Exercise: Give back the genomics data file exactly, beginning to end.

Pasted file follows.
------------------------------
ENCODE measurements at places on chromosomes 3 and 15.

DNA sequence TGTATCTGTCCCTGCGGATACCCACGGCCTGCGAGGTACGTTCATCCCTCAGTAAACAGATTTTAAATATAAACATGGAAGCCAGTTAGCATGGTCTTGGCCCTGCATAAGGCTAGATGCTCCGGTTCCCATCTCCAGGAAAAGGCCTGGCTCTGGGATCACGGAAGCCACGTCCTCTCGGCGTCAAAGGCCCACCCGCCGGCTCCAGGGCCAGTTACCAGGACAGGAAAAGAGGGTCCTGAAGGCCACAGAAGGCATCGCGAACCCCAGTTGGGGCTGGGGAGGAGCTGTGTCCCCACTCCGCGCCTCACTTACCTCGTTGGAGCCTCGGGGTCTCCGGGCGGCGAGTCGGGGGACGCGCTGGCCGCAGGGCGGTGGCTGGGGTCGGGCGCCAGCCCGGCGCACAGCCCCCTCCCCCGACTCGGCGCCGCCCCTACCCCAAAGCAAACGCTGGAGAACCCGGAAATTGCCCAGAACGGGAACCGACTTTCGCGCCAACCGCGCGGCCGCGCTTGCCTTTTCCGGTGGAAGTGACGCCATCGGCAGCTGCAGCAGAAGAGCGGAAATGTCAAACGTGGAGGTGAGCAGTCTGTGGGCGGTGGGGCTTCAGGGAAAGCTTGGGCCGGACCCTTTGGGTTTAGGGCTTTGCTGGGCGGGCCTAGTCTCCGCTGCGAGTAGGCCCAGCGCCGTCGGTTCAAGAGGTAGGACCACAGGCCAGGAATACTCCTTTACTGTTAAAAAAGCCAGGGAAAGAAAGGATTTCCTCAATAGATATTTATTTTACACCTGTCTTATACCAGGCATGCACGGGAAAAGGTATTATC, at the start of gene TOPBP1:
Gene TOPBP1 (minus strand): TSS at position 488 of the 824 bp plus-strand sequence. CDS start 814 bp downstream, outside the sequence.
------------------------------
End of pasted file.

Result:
ENCODE measurements at places on chromosomes 3 and 15.

DNA sequence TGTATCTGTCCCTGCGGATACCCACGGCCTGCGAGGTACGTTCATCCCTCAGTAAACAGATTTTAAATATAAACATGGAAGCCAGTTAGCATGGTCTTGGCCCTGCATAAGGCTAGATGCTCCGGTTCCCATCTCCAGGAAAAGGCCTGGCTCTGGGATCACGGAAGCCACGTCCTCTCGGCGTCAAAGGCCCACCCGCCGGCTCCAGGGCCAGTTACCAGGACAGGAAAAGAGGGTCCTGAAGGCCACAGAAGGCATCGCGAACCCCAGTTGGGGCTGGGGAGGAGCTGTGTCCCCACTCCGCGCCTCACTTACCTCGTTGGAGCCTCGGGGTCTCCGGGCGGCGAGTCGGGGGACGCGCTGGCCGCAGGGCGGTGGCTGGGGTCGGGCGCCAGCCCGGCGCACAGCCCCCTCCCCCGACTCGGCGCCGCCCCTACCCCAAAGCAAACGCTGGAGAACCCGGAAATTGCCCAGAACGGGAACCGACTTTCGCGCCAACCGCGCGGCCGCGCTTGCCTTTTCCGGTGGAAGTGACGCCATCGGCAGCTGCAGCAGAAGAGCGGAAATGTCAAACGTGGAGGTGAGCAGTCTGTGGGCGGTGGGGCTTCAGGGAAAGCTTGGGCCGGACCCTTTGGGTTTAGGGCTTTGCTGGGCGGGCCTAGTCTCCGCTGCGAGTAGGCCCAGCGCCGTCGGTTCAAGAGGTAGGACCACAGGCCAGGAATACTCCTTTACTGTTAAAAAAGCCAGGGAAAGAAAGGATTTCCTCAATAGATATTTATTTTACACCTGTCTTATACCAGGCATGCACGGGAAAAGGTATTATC, at the start of gene TOPBP1:
Gene TOPBP1 (minus strand): TSS at position 488 of the 824 bp plus-strand sequence. CDS start 814 bp downstream, outside the sequence.